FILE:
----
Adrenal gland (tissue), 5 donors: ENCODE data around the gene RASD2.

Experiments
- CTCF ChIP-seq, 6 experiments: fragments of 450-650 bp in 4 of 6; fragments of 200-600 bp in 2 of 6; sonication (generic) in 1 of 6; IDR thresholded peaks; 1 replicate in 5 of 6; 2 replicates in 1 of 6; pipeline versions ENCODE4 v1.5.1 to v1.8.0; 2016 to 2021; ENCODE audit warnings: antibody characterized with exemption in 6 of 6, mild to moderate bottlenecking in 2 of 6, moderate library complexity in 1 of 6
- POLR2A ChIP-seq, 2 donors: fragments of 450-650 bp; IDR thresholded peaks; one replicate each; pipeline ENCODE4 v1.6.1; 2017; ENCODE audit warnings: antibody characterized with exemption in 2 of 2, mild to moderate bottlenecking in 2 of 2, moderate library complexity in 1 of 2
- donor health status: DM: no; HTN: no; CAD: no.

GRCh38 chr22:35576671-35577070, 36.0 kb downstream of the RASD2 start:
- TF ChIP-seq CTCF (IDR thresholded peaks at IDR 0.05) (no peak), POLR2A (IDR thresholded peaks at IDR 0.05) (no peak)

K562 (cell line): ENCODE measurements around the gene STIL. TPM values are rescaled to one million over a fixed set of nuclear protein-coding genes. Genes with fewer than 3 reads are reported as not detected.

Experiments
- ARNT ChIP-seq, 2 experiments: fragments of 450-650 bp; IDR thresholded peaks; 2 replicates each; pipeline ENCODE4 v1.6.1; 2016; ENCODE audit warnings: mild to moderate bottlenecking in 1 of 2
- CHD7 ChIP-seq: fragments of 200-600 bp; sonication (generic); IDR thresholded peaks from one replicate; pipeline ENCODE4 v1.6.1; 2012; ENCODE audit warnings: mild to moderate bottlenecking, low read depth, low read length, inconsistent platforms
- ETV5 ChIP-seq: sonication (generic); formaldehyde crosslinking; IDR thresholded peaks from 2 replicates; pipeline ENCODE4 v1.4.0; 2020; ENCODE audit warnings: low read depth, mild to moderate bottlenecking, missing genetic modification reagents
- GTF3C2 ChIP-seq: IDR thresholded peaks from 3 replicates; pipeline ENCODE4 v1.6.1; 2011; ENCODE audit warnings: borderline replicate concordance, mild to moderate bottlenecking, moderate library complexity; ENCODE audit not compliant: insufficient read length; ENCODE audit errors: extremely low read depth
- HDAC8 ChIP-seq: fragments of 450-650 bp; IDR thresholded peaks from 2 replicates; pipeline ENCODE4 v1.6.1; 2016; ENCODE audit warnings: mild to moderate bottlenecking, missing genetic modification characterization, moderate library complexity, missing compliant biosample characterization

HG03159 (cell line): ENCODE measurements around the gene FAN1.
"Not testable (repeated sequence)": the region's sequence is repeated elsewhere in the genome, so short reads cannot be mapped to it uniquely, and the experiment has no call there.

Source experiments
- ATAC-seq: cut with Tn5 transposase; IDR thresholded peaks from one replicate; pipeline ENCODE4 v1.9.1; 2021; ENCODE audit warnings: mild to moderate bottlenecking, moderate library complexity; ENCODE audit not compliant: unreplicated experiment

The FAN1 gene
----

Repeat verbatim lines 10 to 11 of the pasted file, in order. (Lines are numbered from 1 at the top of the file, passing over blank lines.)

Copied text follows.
- ARNT ChIP-seq, 2 experiments: fragments of 450-650 bp; IDR thresholded peaks; 2 replicates each; pipeline ENCODE4 v1.6.1; 2016; ENCODE audit warnings: mild to moderate bottlenecking in 1 of 2
- CHD7 ChIP-seq: fragments of 200-600 bp; sonication (generic); IDR thresholded peaks from one replicate; pipeline ENCODE4 v1.6.1; 2012; ENCODE audit warnings: mild to moderate bottlenecking, low read depth, low read length, inconsistent platforms